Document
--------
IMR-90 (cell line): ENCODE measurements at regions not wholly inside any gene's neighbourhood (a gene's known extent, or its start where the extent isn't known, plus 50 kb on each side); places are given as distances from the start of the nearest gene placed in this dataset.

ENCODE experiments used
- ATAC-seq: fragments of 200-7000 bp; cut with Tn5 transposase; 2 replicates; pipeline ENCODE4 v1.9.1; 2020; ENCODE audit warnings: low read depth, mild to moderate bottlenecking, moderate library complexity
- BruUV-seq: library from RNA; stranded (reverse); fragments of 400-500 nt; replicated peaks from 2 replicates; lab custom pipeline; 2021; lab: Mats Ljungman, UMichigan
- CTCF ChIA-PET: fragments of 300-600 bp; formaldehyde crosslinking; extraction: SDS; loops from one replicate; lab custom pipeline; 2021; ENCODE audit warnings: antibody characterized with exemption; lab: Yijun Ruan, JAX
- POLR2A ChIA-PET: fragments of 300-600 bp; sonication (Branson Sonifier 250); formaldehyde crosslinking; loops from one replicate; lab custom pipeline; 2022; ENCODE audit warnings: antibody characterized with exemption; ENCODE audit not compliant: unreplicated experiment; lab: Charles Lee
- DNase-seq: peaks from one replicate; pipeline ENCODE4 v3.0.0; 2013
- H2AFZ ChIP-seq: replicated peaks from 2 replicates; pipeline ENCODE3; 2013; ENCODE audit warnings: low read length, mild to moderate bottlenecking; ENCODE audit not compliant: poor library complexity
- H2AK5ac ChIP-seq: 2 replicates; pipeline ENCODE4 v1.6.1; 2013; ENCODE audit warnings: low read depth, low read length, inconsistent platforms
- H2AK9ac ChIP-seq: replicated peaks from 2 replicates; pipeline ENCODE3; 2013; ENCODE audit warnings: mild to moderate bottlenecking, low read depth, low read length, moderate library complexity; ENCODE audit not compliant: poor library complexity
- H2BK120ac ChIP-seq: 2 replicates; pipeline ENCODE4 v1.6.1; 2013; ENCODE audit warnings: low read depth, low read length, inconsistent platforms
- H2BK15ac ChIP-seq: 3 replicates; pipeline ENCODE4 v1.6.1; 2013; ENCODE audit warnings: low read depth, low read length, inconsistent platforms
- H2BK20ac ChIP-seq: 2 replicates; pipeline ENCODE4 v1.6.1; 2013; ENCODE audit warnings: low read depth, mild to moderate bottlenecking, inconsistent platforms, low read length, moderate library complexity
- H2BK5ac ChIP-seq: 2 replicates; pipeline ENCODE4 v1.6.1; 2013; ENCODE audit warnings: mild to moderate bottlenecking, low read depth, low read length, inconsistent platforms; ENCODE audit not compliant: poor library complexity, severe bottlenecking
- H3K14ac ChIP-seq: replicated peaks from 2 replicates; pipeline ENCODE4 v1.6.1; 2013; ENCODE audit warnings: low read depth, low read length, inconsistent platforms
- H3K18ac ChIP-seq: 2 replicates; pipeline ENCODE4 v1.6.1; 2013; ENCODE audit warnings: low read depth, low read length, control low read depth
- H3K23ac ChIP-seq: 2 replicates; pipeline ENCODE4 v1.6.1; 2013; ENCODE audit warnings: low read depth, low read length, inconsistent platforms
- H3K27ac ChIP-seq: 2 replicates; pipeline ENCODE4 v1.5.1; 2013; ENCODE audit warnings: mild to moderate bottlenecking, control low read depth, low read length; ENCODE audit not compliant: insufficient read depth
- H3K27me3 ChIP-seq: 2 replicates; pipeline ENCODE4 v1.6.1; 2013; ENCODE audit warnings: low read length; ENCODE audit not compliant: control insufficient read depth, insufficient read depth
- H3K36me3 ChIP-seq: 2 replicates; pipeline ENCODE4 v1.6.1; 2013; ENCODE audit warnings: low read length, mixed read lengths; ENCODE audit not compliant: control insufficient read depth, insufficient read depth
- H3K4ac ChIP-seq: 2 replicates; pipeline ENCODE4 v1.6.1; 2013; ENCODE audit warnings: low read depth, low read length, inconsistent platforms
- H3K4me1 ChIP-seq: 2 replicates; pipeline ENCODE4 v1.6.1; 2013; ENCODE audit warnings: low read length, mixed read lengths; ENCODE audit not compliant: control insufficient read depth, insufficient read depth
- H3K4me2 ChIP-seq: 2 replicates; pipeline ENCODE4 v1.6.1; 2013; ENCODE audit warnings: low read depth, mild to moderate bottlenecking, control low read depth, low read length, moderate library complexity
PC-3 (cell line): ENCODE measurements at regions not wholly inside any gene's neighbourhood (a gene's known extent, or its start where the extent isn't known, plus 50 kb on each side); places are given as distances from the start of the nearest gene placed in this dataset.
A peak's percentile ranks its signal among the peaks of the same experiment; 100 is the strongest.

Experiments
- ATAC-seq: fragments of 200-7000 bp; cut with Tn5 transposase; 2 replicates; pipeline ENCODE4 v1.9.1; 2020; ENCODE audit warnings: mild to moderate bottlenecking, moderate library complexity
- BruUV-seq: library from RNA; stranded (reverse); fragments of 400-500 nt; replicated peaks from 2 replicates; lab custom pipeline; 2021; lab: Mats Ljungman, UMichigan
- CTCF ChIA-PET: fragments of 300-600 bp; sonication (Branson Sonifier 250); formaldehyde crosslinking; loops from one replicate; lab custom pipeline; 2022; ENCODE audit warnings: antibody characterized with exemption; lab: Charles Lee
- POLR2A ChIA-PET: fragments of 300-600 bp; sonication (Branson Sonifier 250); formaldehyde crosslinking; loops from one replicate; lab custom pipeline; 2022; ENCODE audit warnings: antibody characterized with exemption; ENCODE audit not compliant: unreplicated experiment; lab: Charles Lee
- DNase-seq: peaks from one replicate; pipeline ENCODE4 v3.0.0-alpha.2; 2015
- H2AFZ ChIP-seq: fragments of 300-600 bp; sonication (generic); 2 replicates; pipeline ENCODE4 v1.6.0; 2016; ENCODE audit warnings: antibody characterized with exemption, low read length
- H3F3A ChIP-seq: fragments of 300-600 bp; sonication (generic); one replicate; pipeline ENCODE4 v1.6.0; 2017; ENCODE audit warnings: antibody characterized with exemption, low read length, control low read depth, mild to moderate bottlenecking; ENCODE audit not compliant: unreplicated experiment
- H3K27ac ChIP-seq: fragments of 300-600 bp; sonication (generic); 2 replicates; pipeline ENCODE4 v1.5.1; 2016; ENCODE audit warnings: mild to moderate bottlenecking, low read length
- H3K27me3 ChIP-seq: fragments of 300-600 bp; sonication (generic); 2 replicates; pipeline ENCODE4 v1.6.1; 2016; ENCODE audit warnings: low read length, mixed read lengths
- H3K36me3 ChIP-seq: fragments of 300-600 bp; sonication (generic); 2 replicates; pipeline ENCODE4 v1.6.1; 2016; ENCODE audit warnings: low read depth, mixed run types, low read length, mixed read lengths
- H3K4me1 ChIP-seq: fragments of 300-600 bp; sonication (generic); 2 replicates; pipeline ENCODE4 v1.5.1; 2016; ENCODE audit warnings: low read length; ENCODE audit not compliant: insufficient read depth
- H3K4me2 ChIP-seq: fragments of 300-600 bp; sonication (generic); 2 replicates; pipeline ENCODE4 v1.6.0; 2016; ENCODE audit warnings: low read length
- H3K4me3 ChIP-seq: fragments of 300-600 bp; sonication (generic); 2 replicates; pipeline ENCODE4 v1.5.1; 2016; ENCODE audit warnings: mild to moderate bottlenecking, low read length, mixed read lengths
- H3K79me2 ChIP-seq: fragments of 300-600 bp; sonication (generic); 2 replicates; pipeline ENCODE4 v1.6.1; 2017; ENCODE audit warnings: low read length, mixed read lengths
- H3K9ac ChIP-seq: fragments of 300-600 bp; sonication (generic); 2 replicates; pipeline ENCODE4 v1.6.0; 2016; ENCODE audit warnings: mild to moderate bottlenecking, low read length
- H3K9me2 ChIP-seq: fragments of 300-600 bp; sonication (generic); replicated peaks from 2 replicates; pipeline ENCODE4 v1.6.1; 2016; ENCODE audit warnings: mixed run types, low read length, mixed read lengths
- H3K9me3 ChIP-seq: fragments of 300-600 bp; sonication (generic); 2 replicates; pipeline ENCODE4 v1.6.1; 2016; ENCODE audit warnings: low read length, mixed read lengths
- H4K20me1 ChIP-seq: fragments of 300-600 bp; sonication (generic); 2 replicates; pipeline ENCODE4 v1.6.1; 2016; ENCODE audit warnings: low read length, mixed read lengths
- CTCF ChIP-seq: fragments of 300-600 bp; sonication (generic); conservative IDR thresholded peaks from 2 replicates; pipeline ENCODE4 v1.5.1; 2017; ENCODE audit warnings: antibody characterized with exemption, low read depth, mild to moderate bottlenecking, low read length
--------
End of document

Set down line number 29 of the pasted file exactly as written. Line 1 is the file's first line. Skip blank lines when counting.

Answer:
- CTCF ChIA-PET: fragments of 300-600 bp; sonication (Branson Sonifier 250); formaldehyde crosslinking; loops from one replicate; lab custom pipeline; 2022; ENCODE audit warnings: antibody characterized with exemption; lab: Charles Lee